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The Great Migration


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The Great Migration



To escape oppression and starvation at that time, many English families left for the "open frontiers" of the New World with all its perceived opportunities. In droves people migrated to the many British colonies, those in North America in particular, paying high rates for passages in cramped, unsafe ships. Although many of the settlers did not make the long passage alive, those who did see the shores of North America perceived great opportunities before them. Many of the families that came from England went on to make essential contributions to the emerging nations of Canada and the United States. Research into various historical records revealed some of first members of the Wedgewoyd family emigrate to North America: John Wedgewood who settled in Annapolis Maryland in 1723.

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Wedgewoyd Family Crest Products


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Wedgewoyd Family Crest Products




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See Also


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See Also




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Citations


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Citations



  1. ^ Lewis, Samuel, A Topographical Dictionary of England. Institute of Historical Research, 1848, Print.

Other References

  1. MacAulay, Thomas Babington. History of England from the Accession of James the Second 4 volumes. New York: Harper and Brothers, 1879. Print.
  2. Colletta, John P. They Came In Ships. Salt Lake City: Ancestry, 1993. Print.
  3. Fairbairn. Fairbain's book of Crests of the Families of Great Britain and Ireland, 4th Edition 2 volumes in one. Baltimore: Heraldic Book Company, 1968. Print.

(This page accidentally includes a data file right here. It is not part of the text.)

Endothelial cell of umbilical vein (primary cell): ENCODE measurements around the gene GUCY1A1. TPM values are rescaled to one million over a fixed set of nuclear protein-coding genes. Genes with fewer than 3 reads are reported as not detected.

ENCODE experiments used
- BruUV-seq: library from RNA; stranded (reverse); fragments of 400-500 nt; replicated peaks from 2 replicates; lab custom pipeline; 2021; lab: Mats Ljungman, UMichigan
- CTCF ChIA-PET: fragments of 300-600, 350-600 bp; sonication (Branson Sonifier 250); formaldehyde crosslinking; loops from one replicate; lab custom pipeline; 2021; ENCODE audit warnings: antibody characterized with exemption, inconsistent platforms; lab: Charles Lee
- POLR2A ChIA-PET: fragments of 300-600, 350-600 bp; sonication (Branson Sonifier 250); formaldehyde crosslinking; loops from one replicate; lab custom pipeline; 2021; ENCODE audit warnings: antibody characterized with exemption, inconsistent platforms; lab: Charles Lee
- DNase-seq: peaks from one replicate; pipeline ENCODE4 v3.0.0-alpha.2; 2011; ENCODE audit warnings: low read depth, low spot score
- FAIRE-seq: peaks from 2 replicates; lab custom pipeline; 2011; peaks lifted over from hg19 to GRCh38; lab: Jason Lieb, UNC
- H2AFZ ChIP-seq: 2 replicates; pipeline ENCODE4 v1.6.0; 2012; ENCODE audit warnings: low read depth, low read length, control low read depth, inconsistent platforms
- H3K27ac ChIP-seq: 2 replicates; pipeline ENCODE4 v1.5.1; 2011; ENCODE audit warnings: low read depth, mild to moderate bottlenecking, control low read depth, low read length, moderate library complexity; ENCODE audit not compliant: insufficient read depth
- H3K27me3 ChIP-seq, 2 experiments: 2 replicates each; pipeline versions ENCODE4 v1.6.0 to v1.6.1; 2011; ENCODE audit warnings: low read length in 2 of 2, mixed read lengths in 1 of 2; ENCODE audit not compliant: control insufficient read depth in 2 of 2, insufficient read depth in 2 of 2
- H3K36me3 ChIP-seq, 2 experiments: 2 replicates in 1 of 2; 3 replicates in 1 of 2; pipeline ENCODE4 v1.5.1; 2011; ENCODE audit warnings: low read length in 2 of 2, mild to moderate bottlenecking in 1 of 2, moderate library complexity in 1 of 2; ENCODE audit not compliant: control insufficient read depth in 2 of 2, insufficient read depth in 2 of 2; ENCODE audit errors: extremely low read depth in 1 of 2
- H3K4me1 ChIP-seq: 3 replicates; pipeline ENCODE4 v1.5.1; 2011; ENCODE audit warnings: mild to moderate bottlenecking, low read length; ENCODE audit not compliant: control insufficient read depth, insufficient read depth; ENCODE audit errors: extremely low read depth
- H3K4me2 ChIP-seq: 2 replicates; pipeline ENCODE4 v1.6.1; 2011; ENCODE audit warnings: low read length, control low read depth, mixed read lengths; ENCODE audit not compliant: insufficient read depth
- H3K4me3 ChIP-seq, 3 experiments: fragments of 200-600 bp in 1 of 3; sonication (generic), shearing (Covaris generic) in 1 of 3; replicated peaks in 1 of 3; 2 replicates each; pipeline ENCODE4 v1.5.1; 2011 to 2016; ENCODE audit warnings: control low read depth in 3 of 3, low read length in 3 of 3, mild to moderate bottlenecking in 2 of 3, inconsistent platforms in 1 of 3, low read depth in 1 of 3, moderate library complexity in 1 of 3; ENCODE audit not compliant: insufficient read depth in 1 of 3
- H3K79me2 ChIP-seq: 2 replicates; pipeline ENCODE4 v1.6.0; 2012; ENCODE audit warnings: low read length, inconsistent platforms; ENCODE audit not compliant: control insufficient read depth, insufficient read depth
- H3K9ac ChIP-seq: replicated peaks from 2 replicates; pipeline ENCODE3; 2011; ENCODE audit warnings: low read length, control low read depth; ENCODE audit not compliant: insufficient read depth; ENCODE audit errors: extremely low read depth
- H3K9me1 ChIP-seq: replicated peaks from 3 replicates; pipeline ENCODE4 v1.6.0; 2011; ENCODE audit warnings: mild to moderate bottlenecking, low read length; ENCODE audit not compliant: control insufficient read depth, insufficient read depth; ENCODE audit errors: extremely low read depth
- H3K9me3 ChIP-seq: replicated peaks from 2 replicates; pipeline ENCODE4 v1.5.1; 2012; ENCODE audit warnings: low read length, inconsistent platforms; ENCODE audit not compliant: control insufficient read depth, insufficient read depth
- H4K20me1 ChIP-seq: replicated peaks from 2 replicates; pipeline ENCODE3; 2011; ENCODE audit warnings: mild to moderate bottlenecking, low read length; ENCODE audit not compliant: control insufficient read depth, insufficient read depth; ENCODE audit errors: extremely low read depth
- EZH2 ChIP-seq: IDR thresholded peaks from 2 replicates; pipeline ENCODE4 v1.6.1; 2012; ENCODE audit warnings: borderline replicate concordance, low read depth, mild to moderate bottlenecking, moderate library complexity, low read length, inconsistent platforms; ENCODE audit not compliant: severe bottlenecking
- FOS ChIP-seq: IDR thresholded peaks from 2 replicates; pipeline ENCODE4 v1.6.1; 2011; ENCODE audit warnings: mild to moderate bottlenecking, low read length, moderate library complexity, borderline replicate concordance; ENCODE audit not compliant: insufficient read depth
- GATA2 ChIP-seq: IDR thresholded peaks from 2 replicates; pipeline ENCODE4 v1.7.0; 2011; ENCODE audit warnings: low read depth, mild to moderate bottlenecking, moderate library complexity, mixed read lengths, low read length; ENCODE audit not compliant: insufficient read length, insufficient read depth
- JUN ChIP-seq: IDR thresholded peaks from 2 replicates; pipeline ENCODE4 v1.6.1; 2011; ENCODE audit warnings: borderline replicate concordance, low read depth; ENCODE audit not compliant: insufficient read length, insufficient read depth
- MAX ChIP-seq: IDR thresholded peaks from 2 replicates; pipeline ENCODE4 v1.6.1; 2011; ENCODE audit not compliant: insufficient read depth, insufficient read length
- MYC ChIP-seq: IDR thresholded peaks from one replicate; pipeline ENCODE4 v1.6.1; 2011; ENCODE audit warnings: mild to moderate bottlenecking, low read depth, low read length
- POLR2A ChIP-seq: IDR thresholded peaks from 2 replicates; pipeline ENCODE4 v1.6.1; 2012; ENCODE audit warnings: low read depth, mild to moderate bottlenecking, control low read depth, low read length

4. Hitching, F.K and S. Hitching. References to English Surnames in 1601-1602. Walton On Thames: 1910. Print. (ISBN 0-8063-0181-3).
  5. Markale, J. Celtic Civilization. London: Gordon & Cremonesi, 1976. Print.
  6. Burke, Sir Bernard. General Armory Of England, Scotland, Ireland and Wales. Ramsbury: Heraldry Today. Print.
  7. Hinde, Thomas Ed. The Domesday Book England's Heritage Then and Now. Surrey: Colour Library Books, 1995. Print. (ISBN 1-85833-440-3).
  8. Thirsk, Joan. The Agrarian History of England and Wales. Cambridge: Cambridge University Press: 7 Volumes. Print.
  9. Zieber, Eugene. Heraldry in America. Philadelphia: Genealogical Publishing Co. Print.
  10. Hanks, Hodges, Mills and Room. The Oxford Names Companion. Oxford: Oxford University Press, 2002. Print. (ISBN 0-19-860561-7).
  11. ...

The Wedgewoyd Family Crest was acquired from the Houseofnames.com archives. The Wedgewoyd Family Crest was drawn according to heraldic standards based on published blazons. We generally include the oldest published family crest once associated with each surname.

This page was last modified on 17 June 2016 at 10:56.